Estonian President Toomas Hendrik Ilves said at a high-level conference in Boston, USA, that the citizens of the European Union and the United States of America deserve an e-leap in health care.
Ilves, who was invited to Boston as a keynote speaker at the top level "2012 Transatlantic Health IT/eHealth Cooperation Assembly", an eHealth event organised by the European Union and the United States of America, searched for answers to the following question in his presentation: what are the co-operation opportunities between the EU and the USA in the contemporary organisation of medicine, which is largely dependent on information technology?
President Ilves, who led the European Union e-health work group for a year and a half at the proposal of the President of the European Commission, José Manuel Barroso, highlighted placing the focus on citizens – both as patients and clients – as the most important aspect.
"We will give people access to their own medical records, teach them how to use this information and motivate them to take the responsibility for their own health," told the Estonian Head of State.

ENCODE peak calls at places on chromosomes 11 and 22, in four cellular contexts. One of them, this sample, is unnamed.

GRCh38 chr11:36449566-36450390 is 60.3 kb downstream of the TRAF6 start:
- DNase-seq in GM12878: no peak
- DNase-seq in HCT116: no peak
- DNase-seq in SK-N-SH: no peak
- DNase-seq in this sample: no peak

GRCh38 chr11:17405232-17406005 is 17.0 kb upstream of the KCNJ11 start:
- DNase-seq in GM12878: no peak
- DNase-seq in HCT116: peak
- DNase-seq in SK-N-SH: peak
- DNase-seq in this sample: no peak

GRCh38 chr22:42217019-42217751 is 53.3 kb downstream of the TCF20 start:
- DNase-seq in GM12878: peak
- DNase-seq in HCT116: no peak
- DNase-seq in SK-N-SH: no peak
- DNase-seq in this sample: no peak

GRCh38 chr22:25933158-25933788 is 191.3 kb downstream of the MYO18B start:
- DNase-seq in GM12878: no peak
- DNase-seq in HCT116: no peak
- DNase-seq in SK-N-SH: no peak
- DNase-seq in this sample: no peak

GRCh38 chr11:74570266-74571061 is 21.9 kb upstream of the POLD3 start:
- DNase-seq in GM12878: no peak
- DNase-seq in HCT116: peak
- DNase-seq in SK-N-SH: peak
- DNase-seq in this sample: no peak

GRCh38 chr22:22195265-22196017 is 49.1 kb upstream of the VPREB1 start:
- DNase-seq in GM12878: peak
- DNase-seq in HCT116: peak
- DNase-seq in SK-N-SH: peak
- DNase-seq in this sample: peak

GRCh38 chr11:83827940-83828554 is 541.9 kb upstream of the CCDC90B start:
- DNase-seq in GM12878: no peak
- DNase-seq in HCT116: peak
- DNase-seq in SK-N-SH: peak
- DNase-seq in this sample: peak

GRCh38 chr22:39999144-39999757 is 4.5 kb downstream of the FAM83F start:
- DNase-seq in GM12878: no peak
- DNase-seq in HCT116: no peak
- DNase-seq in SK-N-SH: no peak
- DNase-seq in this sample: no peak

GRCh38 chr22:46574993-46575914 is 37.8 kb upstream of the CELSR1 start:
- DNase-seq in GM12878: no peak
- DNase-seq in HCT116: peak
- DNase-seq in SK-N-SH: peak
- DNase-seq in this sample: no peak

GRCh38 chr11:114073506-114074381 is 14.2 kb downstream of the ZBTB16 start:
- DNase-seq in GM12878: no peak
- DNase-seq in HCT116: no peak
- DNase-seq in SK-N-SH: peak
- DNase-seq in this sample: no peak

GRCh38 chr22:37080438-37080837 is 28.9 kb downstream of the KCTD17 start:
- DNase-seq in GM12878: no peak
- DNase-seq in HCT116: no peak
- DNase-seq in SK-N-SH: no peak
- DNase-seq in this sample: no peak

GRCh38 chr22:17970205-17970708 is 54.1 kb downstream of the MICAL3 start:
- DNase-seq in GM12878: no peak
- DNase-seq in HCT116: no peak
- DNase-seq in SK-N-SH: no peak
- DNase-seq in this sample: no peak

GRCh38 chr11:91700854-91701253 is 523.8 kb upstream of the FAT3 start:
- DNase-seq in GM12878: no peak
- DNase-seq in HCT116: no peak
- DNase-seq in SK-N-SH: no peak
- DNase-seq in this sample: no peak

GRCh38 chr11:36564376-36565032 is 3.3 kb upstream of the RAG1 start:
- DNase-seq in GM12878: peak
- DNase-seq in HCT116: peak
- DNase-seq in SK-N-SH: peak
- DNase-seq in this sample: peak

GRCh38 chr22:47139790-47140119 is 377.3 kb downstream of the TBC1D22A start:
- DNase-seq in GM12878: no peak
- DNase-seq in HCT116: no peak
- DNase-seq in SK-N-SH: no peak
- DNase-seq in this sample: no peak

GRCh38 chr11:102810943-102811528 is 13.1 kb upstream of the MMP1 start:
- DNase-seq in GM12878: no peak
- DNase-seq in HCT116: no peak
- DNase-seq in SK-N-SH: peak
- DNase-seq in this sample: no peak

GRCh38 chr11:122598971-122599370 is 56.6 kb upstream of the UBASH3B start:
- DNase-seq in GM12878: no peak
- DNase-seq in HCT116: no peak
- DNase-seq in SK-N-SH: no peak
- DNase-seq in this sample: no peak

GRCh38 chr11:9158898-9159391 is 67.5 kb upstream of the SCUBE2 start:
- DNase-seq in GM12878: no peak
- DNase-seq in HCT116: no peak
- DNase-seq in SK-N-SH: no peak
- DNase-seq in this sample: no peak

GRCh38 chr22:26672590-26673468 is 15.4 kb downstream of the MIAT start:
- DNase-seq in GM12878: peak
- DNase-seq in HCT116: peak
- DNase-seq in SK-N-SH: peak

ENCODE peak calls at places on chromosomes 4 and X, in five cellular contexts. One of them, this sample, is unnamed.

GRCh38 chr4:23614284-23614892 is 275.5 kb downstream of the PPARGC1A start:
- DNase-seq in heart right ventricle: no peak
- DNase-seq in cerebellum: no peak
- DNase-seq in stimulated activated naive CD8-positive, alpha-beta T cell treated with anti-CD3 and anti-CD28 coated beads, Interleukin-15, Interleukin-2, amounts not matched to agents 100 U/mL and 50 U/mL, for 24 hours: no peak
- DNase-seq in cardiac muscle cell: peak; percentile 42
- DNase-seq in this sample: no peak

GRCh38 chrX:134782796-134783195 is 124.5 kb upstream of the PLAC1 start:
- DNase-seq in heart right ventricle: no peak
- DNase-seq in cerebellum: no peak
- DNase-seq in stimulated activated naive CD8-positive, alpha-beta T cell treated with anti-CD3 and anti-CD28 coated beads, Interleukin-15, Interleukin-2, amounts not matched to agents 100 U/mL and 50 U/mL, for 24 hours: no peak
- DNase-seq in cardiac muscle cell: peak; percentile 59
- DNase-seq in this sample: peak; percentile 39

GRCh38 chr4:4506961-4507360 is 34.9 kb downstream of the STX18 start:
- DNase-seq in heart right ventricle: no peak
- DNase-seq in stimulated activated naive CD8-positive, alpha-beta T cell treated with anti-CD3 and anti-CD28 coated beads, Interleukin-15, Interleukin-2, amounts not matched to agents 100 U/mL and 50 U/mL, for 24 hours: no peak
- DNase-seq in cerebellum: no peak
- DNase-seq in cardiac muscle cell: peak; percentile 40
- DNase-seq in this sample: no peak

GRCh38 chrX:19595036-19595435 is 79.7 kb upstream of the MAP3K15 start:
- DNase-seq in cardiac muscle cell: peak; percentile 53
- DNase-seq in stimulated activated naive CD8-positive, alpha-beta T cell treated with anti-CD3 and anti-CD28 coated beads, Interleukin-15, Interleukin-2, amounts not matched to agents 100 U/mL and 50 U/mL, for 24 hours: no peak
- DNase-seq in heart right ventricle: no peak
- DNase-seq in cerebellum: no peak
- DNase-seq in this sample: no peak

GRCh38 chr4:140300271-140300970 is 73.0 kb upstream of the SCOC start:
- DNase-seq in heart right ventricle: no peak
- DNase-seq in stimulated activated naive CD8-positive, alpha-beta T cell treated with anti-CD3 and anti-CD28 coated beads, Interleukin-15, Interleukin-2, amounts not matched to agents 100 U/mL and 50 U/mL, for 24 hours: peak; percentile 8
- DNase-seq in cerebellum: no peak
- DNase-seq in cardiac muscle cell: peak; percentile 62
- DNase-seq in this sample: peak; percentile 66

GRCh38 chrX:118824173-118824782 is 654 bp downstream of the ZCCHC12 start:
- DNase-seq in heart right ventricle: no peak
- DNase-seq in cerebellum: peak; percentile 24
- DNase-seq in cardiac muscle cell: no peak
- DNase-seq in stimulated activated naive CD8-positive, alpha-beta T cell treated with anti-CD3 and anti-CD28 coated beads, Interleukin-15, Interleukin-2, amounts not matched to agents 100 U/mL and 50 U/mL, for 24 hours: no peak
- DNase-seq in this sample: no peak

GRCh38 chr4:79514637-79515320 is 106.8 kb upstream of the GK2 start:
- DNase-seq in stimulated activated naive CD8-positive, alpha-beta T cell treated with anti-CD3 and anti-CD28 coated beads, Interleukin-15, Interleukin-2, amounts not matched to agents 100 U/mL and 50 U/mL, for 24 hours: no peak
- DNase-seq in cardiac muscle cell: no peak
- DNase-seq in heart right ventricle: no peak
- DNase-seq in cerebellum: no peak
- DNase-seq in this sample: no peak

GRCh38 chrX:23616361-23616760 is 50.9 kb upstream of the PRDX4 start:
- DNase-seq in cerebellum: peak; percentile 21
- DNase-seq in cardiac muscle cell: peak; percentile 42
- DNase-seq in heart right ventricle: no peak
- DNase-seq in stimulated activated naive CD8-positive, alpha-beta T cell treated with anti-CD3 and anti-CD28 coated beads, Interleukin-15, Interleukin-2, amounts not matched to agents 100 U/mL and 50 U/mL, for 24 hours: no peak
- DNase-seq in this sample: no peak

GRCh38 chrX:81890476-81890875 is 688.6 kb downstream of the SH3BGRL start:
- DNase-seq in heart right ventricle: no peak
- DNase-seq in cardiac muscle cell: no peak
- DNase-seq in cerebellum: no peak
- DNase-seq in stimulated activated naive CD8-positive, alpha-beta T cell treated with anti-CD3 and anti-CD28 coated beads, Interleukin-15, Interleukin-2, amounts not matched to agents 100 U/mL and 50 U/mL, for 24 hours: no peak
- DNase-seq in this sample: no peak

The President also used an analogy from banking in his explanation: ten years ago, Estonian people went to bank offices and the teller performed their transactions for them; today, most of us have assumed the role of the teller ourselves.
"Why could a citizen not make the same e-leap in the sphere of health? Citizens, above all, and not doctors or governments, should be the possessors and users of their medical records," mused President Ilves. "The organisation of health care is a field in which we lag behind with the use of information technology by approximately ten years, although the demographic developments at both sides of the Atlantic Ocean should encourage us to be more innovative."
For many years, the European Union and the United States of America have co-operated in promoting e-health; the memorandum of mutual understanding was concluded in this sphere in December 2010.
The Estonian Head of State reminded those present that the citizens of the European Union and the United States of America rely on a sufficient culture of trust towards the state and state institutions; therefore, health care services based on IT opportunities that cover countries and extend beyond them are easier to build. "We cannot always compete with Asian producers in the sphere of technology; however, we are strong enough when it comes to the provision of a full service package, where equipment comes with links to different health care data libraries."
The technical solutions required for that purpose are available, assured President Ilves, saying that it is also important to educate people, apart from just actions taken by governments.
"We are talking about fundamental changes in our ways of thinking. We should start by taking baby steps," he said.